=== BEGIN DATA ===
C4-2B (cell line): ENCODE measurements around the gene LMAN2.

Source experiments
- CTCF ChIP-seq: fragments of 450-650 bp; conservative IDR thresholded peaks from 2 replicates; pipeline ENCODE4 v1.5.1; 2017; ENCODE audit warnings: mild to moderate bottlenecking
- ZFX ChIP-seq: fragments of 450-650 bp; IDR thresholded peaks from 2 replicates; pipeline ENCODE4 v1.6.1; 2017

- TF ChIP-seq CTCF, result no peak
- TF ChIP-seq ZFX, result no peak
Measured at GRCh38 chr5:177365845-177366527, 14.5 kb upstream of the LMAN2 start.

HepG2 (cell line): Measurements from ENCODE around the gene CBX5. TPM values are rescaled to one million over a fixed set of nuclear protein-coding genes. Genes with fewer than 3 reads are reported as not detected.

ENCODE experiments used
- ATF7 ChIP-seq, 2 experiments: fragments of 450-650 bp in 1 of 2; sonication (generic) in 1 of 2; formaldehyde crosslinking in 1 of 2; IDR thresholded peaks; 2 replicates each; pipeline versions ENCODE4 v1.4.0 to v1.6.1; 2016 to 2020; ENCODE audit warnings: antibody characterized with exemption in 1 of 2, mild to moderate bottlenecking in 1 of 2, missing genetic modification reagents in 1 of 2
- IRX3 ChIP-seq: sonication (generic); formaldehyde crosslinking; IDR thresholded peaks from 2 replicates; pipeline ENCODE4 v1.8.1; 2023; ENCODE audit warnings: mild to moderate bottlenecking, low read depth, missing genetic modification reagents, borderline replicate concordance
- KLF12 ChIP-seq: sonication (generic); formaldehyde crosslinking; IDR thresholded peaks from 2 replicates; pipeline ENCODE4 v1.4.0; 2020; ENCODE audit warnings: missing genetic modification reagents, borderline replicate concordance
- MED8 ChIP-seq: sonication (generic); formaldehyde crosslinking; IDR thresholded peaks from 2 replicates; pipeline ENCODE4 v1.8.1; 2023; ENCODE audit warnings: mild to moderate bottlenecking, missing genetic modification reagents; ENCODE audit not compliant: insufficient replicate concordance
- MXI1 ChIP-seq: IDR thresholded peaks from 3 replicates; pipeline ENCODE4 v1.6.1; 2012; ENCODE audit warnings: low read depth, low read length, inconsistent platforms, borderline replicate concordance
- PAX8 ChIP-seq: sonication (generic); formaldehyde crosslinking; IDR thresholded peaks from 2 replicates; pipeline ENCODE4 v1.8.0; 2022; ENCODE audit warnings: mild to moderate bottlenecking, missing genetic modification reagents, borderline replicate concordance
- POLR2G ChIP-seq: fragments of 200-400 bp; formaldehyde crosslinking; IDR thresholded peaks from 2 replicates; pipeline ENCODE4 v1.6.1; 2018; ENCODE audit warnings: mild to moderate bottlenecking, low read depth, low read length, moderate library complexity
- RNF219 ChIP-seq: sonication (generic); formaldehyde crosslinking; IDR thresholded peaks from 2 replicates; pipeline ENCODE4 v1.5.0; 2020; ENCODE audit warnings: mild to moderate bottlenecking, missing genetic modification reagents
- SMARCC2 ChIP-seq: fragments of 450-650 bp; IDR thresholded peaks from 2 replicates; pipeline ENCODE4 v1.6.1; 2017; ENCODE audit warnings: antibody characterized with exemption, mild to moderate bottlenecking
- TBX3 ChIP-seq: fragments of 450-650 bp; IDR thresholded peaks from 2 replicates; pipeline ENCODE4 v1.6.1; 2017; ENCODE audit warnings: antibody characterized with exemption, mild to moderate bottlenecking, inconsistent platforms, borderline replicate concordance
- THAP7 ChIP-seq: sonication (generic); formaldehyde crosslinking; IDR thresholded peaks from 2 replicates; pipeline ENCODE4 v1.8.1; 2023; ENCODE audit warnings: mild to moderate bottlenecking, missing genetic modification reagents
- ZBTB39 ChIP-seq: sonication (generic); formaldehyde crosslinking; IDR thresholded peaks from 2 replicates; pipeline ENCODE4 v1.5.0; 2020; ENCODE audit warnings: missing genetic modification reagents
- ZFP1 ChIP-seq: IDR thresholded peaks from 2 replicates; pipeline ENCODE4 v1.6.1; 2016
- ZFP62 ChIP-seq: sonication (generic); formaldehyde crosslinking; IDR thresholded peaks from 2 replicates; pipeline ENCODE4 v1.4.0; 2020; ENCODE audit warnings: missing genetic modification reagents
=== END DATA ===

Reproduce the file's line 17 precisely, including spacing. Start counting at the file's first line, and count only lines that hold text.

- RNF219 ChIP-seq: sonication (generic); formaldehyde crosslinking; IDR thresholded peaks from 2 replicates; pipeline ENCODE4 v1.5.0; 2020; ENCODE audit warnings: mild to moderate bottlenecking, missing genetic modification reagents